Fall has arrived and most of the garden is empty now. Life has slowed down, but if you’re growing perennial vegetables, your work isn’t finished yet.
I love growing any kind of perennials – plant them once and they come back every year when given the proper care – but perennial vegetables are truly worth growing. What could be better than food you don’t have to replant every year? Even better, most perennials are ready to harvest in the spring, or at least earlier than many other plants.
Here are some tips on how to prepare your perennial vegetables for winter survival.
Globe artichokes can produce for six or seven years with proper care. They need to be protected from frost and are best grown in USDA zones 5 to 7. Most gardeners in colder zones grow them as annuals.
To prepare your artichoke plants for winter, cut the stalks down, leaving about eight to ten inches on the plant. Then gather the remaining stalks and tie them together to hold them upright. This will help protect the crown of the plant. Add four to six inches of compost around the plant base, and layer up to eight inches of straw or chopped leaves on top of the compost.
In very cold weather, pack a cardboard box with straw or chopped leaves and invert it over the plant. The box can be covered with another deep layer of straw or leaves if needed. Remove the box if the weather warms up.
If you live in Zone 8 or above, cut the plants back to ground level and cover with three or four inches of mulch.
In extremely cold areas, you can dig up the root crowns before the weather freezes and store them in a cool basement or garage. Don’t let them freeze while in storage.
Asparagus crowns will produce a spring crop of spears for twenty years or even longer if they are well cared for, so taking the time to prepare them for winter is time well spent.
Leave the ferny stems on your plants as long as the stems are green. When the stalks turn brown and get brittle, usually after the first frost, cut them off at ground level. Because asparagus beetles can overwinter in the cut-off stalks, don’t add them to your compost pile or leave them in the asparagus bed.
Be patient; don’t cut the stalks too early. The process of photosynthesis, when the green stalks gather energy from the sun, strengthens the plants’ crowns for maximum spear production in the spring. Cutting the stalks back too soon will mean less energy in the crowns over the winter and fewer spears in the spring.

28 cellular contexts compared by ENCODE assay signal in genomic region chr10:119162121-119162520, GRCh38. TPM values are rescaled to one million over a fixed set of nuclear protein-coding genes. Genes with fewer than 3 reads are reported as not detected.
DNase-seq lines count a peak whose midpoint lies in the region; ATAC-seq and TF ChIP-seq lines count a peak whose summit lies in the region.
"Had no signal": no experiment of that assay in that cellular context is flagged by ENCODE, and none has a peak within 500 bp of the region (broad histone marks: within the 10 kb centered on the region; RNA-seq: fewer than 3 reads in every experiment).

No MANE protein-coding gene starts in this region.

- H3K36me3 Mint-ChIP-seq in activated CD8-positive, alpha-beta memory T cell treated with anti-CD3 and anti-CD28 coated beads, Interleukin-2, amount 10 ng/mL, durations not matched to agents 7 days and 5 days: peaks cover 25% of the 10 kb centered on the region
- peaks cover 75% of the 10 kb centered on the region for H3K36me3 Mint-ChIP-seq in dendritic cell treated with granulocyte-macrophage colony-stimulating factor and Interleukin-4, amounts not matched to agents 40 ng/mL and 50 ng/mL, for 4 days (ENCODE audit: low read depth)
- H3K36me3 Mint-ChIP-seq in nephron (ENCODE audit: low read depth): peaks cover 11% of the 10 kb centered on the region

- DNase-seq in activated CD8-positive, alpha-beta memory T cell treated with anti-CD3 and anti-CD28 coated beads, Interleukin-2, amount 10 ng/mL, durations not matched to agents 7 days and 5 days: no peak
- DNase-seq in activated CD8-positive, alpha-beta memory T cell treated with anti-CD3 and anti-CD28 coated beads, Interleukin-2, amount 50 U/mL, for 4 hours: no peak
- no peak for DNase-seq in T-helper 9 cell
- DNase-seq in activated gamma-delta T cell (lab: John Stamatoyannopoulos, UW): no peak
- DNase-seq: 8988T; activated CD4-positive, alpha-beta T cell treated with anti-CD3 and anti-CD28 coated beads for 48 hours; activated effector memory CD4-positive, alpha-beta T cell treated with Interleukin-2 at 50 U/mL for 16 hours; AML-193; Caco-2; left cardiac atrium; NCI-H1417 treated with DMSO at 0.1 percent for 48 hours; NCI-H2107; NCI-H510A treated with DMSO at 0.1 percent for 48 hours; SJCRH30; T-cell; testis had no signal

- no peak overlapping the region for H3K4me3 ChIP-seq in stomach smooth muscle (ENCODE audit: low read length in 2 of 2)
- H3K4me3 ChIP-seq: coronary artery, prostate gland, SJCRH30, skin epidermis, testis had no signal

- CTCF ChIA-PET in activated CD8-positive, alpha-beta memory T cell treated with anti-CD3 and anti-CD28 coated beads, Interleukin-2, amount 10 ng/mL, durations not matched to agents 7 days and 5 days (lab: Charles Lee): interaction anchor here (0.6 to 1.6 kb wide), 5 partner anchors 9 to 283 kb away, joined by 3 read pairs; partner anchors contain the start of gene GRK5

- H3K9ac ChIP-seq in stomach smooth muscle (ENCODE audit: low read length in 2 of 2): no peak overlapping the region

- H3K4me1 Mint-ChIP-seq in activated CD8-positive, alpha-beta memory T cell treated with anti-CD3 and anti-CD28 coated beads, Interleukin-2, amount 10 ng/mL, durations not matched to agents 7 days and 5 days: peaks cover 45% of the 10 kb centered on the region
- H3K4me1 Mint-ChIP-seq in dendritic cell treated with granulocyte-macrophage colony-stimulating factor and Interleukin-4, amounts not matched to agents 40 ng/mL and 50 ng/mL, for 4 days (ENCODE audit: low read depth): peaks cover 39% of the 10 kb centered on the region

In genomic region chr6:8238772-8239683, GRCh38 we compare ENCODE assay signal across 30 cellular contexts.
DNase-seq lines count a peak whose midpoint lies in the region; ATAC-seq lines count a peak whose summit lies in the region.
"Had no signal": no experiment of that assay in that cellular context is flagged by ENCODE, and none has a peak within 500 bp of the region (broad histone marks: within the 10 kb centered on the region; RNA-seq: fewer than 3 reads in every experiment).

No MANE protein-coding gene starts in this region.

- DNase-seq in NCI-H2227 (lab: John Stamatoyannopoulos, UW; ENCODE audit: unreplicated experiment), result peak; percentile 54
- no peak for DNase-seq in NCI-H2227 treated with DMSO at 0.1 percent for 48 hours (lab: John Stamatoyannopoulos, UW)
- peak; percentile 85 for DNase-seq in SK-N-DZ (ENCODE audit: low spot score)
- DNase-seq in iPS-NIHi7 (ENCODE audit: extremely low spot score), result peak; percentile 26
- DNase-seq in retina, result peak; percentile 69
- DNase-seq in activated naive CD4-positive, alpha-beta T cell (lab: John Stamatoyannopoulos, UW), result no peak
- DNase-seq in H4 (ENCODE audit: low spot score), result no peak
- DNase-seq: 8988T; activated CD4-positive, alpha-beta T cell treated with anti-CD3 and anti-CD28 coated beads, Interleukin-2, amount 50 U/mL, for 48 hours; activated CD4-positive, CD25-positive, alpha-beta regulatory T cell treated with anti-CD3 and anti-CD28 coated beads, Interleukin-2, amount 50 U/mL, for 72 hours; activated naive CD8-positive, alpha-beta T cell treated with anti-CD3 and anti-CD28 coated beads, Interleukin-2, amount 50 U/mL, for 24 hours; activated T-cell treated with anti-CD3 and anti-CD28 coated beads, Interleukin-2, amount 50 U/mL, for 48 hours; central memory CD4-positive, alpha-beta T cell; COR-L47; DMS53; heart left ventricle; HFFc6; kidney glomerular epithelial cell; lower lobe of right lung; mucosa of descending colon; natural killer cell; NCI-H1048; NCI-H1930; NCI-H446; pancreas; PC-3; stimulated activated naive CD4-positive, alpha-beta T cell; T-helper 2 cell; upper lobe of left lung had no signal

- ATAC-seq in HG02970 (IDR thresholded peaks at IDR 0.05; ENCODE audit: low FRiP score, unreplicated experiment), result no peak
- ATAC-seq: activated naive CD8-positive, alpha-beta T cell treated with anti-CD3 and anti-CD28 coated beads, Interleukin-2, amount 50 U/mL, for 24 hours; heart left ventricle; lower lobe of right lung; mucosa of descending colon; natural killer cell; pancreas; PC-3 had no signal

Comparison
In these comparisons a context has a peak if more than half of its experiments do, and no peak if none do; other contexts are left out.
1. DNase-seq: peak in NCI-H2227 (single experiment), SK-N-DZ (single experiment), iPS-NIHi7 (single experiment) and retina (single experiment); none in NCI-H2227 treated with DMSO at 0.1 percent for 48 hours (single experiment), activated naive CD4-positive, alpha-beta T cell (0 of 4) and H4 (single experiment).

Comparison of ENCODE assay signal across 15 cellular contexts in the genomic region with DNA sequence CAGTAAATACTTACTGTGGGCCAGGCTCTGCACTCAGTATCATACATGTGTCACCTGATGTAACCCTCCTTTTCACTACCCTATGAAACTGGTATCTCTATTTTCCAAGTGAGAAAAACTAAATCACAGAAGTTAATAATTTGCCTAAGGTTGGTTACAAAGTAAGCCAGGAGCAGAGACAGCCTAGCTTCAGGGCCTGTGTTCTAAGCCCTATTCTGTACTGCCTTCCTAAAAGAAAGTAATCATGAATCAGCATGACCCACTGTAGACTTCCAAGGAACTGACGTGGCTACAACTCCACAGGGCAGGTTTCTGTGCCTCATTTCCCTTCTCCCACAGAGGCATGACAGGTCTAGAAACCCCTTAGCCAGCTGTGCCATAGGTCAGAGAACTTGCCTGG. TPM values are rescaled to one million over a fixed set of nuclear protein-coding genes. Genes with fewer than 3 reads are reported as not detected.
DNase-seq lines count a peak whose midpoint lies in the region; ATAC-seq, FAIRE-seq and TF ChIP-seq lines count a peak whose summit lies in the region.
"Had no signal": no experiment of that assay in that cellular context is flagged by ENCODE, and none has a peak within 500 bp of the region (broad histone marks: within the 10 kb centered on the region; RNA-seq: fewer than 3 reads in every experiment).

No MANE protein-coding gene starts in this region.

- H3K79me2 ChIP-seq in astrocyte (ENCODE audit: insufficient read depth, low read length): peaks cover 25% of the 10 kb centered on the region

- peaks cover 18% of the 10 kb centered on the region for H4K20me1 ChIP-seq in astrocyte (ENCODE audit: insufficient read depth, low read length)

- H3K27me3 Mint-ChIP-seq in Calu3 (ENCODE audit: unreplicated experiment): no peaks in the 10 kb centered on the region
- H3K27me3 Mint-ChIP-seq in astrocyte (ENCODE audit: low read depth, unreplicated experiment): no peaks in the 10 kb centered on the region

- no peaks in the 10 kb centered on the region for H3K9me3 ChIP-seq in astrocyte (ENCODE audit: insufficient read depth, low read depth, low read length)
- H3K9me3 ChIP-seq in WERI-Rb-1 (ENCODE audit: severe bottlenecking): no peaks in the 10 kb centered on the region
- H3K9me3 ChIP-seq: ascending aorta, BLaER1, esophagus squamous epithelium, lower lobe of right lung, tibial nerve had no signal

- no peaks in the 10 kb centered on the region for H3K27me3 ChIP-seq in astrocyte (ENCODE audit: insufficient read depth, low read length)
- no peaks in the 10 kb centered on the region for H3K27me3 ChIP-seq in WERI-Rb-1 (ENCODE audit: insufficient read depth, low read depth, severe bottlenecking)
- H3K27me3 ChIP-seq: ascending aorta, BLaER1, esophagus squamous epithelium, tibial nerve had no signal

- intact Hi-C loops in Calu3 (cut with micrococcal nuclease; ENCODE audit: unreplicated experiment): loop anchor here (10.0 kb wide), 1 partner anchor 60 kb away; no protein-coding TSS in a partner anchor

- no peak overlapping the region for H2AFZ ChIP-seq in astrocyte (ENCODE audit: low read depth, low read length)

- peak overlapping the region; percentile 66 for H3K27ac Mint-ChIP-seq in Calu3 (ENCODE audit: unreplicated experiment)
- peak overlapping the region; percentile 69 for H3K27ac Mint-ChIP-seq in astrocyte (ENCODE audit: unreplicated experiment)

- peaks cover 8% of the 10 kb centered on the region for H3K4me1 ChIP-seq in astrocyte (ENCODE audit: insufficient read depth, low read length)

However, if you have any female plants that produce red seed berries in the fall, those seed-producing stalks should be cut down before the seeds form. Female plants use their energy to produce seeds instead of to strengthen their crowns, which means fewer spears in the spring. You can purchase male plants or crowns to prevent this.
To protect your asparagus plants from damage from cold temperatures, mulch the bed with organic material such as compost, well-aged manure, straw or chopped leaves before freezing weather or snow hits your garden. This will not only keep the crowns from freezing but will also enrich the soil for good spring growth. In areas with heavy snow you can add up to six inches of mulch.
In spring the new spears will grow right up through the organic material; there is no need to remove the mulch you applied in the fall.
Walking onions are so named because they reproduce on their own, “walking” across the garden bed. The plants produce topset bulbils, usually three or four in a clump. The bulbils become so heavy in late summer that eventually the stalk will bend in half and fall over, with the bulbils resting on the ground where they form new plants.
Also called bunching or Egyptian onions, walking onions are very hardy perennials that require little maintenance and are very prolific. They will grow nearly everywhere, although they prefer full sun and fertile soil.
The bulbils can also be cut from the stalks and planted in a new location in the early fall. Plant them an inch deep and about a foot apart to give them plenty of room to reproduce in the future.
Before cold weather arrives, tuck an inch or so of straw or shredded leaves around your plants. Walking onions are very cold tolerant and should survive a harsh winter and be one of the first plants to come up in the spring.
Horseradish is a perennial plant from the mustard family. It’s a rugged plant that grows best in areas with a cold winter. It seems to handle winter weather well without much care.
In some areas horseradish grows so well it can be invasive and take over the garden. When you harvest this plant in the fall, remove as many of the roots as you can and only replant as many as you need for the next season. Don’t add the roots you’ve dug up to your compost pile to avoid spreading them all over your garden.
Perhaps because it’s used in pie, rhubarb is often thought of as a fruit, but it is actually a perennial vegetable. It has a deep root system and usually survives the winter without much care.
Rhubarb grows best in the colder zones. It needs an extended period of cold below 40°F to produce stems.
The first frost of the season will kill any leaves and stalks that are still on the plant. They will die off naturally and should be removed from the crown. This is a good time to weed the rhubarb patch and scratch up the soil a bit so it will be ready for spring.
After the ground freezes, mulch the plants with several inches of compost or leaves. In areas with severe cold temperatures, add an additional layer of straw.
A small investment of time in the fall will give you a harvest for many years in the future. The time you spend preparing your perennial vegetable plants for winter will be time well spent.